Lauryn Hill emerged in the mid-90s as a credible emcee and a formidable singer with a strong connection to the earthy aesthetic of 70s classic soul. After The Score made the Fugees‘ lone female member a star, she became a symbol for both the round-the-way b-girl and the artsy singer-songwriter, and (no diss to those who’d been paying attention since Sister Act 2 and the Fugees’ 1994 debut Blunted On Reality) but the world fell in love with Lauryn in 1996. And she became an icon for good reason.
By 1996, Queen Latifah had all-but-disappeared from hip-hop following her hit 1993 album Black Reign; her music career stalled as she began to focus on TV and film roles. Salt N Pepa and Da Brat were beginning to lose the luster they’d enjoyed circa 1994, when the veteran trio crossed over huge with the multiplatinum Very Necessary and, six months later, Brat’s Funkdafied became the first album by a solo female hip-hop artist to pass the million-seller mark. MC Lyte would enjoy her two biggest crossover hits in 1996 (“Keep On Keepin’ On” and “Cold Rock A Party”) the latter of which was an early showcase for Missy “Misdemeanor” Elliott, who would become a star in her own right the following year. But this would prove to be near the end of Lyte’s run as a thriving rap artist. Meanwhile, Lil Kim and Foxy Brown were only beginning to rise to fame; Foxy had only appeared on LL Cool J‘s “I Shot Ya” in 1995; Kim was prominently featured on major hits by Junior M.A.F.I.A. like “Player’s Anthem” and “Get Money” but her solo debut was still months away.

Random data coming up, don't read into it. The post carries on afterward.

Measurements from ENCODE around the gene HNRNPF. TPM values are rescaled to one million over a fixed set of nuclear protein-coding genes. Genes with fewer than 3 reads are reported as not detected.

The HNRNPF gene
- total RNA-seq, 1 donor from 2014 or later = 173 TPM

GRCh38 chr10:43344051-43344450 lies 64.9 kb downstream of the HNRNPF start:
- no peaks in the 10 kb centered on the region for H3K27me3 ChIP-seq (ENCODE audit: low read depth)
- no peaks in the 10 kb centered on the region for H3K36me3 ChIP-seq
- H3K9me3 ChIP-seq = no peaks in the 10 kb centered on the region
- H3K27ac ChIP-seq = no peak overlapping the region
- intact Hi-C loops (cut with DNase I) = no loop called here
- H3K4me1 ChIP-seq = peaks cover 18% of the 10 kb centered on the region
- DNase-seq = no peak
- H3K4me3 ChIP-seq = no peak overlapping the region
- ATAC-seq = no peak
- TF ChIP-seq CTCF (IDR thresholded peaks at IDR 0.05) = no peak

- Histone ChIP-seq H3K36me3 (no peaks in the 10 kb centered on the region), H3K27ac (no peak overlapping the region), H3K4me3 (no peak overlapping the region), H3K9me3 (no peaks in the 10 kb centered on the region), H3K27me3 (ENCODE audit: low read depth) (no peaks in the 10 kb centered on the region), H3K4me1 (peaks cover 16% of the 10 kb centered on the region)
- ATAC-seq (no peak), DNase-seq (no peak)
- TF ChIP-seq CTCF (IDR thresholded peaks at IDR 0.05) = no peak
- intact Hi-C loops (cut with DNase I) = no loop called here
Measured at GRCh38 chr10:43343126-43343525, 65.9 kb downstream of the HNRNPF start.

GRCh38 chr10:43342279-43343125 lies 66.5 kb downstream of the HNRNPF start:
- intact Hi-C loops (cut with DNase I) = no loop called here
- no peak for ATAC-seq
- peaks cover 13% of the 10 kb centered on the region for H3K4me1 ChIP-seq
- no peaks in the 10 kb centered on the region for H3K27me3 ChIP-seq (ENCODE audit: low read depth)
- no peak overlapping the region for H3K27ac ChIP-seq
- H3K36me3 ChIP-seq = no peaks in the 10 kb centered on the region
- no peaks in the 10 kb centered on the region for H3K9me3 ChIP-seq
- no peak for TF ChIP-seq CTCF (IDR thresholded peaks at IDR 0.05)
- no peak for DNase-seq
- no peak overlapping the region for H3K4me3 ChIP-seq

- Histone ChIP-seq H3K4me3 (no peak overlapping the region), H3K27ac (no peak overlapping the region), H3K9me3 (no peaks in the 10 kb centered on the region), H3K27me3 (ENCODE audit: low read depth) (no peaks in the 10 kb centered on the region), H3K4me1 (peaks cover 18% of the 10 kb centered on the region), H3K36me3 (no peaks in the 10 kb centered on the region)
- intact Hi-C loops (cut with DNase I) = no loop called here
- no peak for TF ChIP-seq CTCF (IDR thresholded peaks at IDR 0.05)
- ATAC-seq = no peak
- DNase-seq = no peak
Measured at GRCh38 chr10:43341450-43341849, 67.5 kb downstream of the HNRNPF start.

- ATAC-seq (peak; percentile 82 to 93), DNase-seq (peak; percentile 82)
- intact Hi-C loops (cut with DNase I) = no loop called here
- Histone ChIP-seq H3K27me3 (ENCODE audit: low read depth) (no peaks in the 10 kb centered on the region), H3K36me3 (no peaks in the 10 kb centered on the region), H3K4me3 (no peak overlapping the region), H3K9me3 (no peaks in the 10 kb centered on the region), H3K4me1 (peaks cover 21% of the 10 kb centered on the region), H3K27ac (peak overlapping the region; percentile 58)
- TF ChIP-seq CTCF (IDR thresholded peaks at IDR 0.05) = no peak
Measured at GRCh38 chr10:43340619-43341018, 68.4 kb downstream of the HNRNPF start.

Erykah Badu‘s first single would drop the following December and Jill Scott wouldn’t debut for another four years. Hip-hop soul singers like Mary J. Blige, TLC and Aaliyah had best personified the culture’s influence beyond the sole realm of rappers; but, no diss to the late Left Eye, they didn’t rhyme. Not like Lauryn, at least. And in the case of Aaliyah and the Crazy Sexy Cool trio–they didn’t write.
Lauryn’s rise to fame in early 1996 was perfectly timed, as many things that touch a nerve in culture tend to be, but it was her unique charisma and earnest approach that drew fans. She was a centerpiece of the Fugees’ videos, whether helping bandmates Wyclef and Pras pull off a robbery or singing “Killing Me Softly” in a 70s-style movie theater, Lauryn was beloved because Lauryn was always effortlessly Lauryn.